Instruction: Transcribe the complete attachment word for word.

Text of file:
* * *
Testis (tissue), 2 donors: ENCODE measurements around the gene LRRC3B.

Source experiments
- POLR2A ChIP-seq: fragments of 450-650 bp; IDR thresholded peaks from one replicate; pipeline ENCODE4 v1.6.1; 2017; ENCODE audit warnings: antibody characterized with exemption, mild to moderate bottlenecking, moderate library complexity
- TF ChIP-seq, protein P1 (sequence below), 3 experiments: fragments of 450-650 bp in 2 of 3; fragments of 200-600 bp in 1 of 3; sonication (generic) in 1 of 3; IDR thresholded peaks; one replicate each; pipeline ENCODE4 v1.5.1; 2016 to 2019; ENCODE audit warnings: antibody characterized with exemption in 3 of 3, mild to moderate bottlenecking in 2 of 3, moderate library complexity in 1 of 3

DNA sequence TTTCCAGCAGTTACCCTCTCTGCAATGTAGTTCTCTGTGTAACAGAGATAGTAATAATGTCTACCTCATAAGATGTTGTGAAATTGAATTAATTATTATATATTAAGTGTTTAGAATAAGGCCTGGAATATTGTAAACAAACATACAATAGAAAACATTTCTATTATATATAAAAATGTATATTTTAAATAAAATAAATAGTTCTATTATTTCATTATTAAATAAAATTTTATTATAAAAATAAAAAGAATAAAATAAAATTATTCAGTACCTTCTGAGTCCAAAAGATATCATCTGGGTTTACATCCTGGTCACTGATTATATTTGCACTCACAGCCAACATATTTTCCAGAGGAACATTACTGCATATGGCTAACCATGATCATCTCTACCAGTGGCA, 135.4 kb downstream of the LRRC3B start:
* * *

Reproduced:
Testis (tissue), 2 donors: ENCODE measurements around the gene LRRC3B.

Source experiments
- POLR2A ChIP-seq: fragments of 450-650 bp; IDR thresholded peaks from one replicate; pipeline ENCODE4 v1.6.1; 2017; ENCODE audit warnings: antibody characterized with exemption, mild to moderate bottlenecking, moderate library complexity
- TF ChIP-seq, protein P1 (sequence below), 3 experiments: fragments of 450-650 bp in 2 of 3; fragments of 200-600 bp in 1 of 3; sonication (generic) in 1 of 3; IDR thresholded peaks; one replicate each; pipeline ENCODE4 v1.5.1; 2016 to 2019; ENCODE audit warnings: antibody characterized with exemption in 3 of 3, mild to moderate bottlenecking in 2 of 3, moderate library complexity in 1 of 3

DNA sequence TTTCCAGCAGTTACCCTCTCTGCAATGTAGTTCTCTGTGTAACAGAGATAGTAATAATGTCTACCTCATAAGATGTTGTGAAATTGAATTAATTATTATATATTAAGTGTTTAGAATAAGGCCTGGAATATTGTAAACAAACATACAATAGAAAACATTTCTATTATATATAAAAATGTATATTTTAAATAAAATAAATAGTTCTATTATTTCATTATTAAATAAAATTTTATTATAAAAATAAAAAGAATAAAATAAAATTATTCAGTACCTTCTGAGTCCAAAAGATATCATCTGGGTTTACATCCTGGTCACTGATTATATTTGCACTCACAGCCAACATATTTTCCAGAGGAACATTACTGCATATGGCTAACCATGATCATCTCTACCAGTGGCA, 135.4 kb downstream of the LRRC3B start: